Stobbe's wife may have been robbed, murder trial told

Mark Stobbe's defence lawyer raised the idea in court on Wednesday that Beverly Rowbotham was robbed by an unknown assailant before she died.

Beverly Rowbotham may have been attacked by a stranger, not her husband, on the night she was brutally killed, a defence lawyer suggested Wednesday.

Tim Killeen raised the idea as he grilled RCMP DNA expert Sandra Korkosh about blood and other evidence the Crown has relied on in the lengthy second-degree murder trial of Mark Stobbe, a former political adviser in Saskatchewan and Manitoba.

The Crown alleges Stobbe killed his wife in the couple's backyard in St. Andrews, Man., then drove the body 15 kilometres north to Selkirk to make it look like she had been robbed.

Killeen asked Korkosh about mysterious DNA found on the straps and zippers of Rowbotham's purse, which was found beside her body in the family car.

The DNA was male, but did not come from Stobbe or the couple's two sons, Korkosh testified.

"Could it be that a male could have grabbed her purse strap and pulled?" Killeen asked.

"It's a possibility I can't say no to," Korkosh replied.

Crown's case based on DNA evidence

The Crown's case relies largely on DNA evidence. No one saw Rowbotham's death in Oct. 24, 2000, and no one has testified that they saw the couple argue. Neighbours reported seeing or hearing nothing unusual that night.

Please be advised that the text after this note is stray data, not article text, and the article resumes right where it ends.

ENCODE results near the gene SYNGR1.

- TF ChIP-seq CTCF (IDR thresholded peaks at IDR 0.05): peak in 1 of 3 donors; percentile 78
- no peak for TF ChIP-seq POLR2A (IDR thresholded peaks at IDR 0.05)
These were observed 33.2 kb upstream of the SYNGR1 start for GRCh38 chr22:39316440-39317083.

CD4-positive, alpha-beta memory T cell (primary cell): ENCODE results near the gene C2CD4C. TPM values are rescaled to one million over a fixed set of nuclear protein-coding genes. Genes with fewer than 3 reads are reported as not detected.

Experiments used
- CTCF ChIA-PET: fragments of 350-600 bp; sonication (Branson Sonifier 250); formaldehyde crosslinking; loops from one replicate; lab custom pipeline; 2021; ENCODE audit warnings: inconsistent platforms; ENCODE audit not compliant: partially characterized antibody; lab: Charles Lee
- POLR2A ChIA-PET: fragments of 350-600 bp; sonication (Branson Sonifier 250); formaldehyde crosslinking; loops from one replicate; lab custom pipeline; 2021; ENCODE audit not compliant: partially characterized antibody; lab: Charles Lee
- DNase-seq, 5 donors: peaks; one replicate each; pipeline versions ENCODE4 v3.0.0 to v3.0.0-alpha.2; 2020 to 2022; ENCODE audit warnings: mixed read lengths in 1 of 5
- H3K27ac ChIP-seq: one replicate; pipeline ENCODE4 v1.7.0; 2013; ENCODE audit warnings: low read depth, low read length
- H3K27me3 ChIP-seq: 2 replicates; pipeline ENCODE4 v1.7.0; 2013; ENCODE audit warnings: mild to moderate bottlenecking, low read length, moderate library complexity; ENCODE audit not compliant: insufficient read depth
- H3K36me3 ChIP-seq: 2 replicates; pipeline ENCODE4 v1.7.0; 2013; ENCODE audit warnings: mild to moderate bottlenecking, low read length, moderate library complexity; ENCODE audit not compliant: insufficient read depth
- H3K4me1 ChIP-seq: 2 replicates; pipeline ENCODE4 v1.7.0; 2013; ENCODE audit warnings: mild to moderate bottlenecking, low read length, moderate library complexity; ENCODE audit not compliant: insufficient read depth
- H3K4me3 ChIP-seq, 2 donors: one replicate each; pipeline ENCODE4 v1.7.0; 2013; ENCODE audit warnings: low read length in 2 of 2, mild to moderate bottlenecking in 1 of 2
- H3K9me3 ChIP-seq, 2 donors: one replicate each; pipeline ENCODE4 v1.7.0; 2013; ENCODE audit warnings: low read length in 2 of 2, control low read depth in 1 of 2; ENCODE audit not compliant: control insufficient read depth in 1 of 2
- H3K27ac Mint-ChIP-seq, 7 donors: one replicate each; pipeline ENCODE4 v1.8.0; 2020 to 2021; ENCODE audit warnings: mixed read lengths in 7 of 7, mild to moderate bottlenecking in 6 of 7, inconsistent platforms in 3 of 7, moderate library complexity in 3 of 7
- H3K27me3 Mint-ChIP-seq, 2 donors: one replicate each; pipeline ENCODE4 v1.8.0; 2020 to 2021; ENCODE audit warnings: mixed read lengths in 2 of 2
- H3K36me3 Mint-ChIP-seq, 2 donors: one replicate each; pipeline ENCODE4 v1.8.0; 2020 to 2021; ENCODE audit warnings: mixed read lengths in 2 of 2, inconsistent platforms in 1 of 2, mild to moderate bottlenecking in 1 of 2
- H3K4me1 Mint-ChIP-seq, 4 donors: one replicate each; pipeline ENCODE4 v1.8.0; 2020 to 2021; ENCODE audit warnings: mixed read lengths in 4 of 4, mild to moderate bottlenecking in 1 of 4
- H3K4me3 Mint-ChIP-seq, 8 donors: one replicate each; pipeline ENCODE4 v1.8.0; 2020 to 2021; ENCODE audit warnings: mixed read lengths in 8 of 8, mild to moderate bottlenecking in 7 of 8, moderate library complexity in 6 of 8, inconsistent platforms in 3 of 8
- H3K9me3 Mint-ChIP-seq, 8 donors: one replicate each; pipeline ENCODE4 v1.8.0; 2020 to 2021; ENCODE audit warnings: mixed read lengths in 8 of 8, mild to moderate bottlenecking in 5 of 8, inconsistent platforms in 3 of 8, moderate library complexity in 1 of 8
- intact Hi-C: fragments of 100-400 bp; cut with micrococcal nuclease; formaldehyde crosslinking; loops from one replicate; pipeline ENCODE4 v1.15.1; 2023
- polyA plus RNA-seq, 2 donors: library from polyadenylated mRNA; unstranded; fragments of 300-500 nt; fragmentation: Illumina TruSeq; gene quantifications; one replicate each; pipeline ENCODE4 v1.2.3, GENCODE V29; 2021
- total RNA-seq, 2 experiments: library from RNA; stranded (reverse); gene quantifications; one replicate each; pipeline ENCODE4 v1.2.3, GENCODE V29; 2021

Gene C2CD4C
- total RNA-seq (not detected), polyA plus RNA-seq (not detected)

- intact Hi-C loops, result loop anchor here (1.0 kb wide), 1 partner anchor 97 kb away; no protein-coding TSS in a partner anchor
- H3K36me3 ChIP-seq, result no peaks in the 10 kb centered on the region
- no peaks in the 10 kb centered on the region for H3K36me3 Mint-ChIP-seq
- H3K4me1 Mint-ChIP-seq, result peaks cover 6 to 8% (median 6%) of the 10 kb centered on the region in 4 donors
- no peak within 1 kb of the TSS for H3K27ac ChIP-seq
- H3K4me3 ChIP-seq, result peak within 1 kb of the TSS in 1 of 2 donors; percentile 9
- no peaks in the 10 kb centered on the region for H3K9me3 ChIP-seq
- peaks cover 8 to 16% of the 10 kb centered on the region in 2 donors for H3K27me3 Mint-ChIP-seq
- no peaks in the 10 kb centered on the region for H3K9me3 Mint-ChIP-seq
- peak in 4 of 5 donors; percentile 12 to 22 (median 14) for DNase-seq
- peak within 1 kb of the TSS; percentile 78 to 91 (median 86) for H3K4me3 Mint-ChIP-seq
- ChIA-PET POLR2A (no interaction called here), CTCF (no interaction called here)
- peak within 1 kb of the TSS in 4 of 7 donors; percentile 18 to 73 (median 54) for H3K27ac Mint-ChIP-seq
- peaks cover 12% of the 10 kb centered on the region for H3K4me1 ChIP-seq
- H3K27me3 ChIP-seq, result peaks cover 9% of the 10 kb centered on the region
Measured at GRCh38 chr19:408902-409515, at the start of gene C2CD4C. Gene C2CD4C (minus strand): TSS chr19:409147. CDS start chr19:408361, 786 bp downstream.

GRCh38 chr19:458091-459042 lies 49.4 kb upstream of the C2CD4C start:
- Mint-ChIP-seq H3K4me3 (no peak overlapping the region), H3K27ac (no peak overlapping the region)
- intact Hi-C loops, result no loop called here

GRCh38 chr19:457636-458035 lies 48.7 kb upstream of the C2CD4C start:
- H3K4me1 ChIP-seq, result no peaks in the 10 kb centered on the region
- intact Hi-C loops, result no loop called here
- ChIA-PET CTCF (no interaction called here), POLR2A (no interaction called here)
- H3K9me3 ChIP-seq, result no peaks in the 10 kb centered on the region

Stobbe told police he had fallen asleep while Rowbotham was out for a late-night grocery shopping trip, and awoke around 2:30 a.m. to find her still gone.

Her body was found a few hours later in the back seat of one of the family's cars. Her head had been bludgeoned.

The Crown has produced DNA evidence of small blood drops, hair clumps and tiny bone fragments, some of which has been shown to have come from the victim, in the couple's backyard and garage.

The Crown's theory is that Stobbe attacked his wife with a hatchet during an argument in the yard, carried her body to a car in the garage, drove to Selkirk and then bicycled back home to report her missing.

Killeen spent much of Wednesday questioning the DNA evidence. He said a small blood stain found on a fridge in the couple's garage, which contained DNA from both Stobbe and his wife, could have come from a mosquito.

"We know that mosquitoes transfer diseases … they take blood from people."

Killeen asked whether it was possible that a mosquito could have bitten both Stobbe and the victim, and then been swatted against the fridge, causing a small bloody mess.

"Theoretically, that is a possibility," Korkosh answered.

Stobbe had worked as a high-ranking adviser to former Saskatchewan premier Roy Romanow before moving to Manitoba in the spring of 2000 for a job with the newly elected NDP government of Gary Doer.